The director had an op-ed in the WP yesterday, giving her side of the story. Among other things she says is that people’s discomfort with what they’re seeing is kind of the point:
Some people have found certain scenes in my film uncomfortable to watch. But if one really listens to 11-year-old girls, their lives are uncomfortable.
We, as adults, have not given children the tools to grow up healthy in our society. I wanted to open people’s eyes to what’s truly happening in schools and on social media, forcing them to confront images of young girls made up, dressed up and dancing suggestively to imitate their favorite pop icon. I wanted adults to spend 96 minutes seeing the world through the eyes of an 11-year-old girl, as she lives 24 hours a day. These scenes can be hard to watch but are no less true as a result. Like most 11- and 12-year-olds, our actors in the film had already seen these types of dances and more. Despite this, during filming we were extremely mindful of their age. A trained counselor was present on set.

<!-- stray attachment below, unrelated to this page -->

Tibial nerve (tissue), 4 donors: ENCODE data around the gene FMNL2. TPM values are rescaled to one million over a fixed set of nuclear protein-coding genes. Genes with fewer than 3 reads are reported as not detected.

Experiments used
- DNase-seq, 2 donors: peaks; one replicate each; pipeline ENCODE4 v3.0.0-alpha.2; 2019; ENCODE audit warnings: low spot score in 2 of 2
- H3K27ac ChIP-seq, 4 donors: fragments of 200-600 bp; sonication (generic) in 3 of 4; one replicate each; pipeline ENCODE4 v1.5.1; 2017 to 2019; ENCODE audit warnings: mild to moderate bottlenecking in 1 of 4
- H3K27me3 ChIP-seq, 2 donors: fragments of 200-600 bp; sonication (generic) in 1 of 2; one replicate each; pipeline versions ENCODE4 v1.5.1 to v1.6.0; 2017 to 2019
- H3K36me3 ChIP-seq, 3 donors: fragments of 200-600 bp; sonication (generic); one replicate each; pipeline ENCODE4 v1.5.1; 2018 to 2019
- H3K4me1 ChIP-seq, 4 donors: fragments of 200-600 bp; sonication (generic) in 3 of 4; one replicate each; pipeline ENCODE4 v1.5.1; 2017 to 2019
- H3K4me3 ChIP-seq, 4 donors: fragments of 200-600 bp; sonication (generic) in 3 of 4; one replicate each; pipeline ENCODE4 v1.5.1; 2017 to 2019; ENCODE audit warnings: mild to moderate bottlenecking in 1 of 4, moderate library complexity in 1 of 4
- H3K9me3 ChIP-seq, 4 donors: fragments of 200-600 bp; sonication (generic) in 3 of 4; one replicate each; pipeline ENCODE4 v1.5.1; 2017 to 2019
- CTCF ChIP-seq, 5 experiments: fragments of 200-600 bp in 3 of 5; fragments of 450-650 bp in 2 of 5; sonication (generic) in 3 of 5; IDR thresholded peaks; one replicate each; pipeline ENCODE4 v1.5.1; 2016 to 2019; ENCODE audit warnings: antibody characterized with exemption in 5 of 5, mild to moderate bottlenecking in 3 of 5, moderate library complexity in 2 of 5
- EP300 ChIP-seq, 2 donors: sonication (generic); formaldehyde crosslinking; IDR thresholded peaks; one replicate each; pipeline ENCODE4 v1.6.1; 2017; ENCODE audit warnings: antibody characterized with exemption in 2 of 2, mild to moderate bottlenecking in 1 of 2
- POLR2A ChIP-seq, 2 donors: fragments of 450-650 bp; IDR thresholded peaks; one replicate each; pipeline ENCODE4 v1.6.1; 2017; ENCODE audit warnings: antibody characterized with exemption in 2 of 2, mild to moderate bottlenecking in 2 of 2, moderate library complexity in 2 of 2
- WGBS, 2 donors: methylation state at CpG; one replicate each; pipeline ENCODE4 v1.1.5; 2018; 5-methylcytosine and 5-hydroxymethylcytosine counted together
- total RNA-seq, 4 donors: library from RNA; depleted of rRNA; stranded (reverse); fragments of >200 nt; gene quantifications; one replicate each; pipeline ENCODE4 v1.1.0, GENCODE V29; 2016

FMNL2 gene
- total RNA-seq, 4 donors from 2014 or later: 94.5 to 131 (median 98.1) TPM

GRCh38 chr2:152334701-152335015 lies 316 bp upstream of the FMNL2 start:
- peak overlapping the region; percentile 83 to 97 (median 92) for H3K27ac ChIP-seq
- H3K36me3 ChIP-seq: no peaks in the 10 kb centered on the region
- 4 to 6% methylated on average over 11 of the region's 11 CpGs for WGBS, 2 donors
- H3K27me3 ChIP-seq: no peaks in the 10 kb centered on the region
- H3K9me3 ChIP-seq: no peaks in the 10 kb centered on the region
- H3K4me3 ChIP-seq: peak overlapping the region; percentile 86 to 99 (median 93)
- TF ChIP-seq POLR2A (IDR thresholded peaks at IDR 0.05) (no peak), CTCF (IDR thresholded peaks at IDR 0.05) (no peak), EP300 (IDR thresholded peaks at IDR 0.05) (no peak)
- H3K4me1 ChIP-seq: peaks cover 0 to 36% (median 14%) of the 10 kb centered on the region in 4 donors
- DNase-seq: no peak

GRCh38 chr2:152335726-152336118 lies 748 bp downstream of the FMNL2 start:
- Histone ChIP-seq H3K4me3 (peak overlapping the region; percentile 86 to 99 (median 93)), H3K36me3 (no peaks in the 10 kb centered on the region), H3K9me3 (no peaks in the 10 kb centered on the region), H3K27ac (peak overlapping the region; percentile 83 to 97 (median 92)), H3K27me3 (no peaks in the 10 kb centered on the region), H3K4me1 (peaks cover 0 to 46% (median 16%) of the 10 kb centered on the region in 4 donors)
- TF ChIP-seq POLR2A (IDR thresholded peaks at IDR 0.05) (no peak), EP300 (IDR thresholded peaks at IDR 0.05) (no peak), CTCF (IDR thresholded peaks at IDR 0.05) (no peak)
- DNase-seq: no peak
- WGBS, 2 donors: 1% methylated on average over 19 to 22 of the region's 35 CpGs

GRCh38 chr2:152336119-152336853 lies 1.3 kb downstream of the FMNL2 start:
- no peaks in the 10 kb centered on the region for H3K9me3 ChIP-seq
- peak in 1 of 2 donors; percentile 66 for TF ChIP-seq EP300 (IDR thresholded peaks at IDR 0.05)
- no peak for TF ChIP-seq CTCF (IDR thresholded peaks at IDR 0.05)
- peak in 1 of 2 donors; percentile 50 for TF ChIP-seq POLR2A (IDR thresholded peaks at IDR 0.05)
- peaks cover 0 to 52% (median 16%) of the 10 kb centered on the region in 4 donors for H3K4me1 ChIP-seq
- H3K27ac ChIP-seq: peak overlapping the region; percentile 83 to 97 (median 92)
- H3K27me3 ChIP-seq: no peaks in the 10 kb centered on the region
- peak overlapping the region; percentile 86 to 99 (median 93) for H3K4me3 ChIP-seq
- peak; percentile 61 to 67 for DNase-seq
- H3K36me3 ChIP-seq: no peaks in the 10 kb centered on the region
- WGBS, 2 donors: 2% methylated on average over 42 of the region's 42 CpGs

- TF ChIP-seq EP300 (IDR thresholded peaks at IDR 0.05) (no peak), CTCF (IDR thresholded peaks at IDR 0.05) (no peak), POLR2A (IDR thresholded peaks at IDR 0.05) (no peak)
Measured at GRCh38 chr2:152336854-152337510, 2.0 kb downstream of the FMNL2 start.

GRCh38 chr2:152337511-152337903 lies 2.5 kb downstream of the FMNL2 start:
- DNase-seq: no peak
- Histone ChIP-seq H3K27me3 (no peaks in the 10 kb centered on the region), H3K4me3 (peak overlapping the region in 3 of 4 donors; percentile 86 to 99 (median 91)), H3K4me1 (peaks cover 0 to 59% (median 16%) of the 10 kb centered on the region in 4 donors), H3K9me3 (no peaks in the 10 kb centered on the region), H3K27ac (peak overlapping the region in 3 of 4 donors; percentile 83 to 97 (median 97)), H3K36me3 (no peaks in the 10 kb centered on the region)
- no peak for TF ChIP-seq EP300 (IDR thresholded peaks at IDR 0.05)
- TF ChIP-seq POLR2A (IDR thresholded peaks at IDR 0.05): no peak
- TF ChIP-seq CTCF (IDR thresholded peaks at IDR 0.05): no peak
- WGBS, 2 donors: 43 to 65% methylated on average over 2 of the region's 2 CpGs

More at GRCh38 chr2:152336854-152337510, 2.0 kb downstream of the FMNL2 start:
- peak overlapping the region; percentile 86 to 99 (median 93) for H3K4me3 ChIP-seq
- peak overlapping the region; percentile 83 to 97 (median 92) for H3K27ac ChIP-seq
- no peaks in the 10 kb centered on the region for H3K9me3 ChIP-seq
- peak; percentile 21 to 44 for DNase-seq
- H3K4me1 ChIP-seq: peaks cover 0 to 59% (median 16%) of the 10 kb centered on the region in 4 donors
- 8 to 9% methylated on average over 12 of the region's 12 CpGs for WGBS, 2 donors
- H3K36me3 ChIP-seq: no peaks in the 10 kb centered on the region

I’m largely on her side, while acknowledging that Netflix screwed the puppy with their marketing.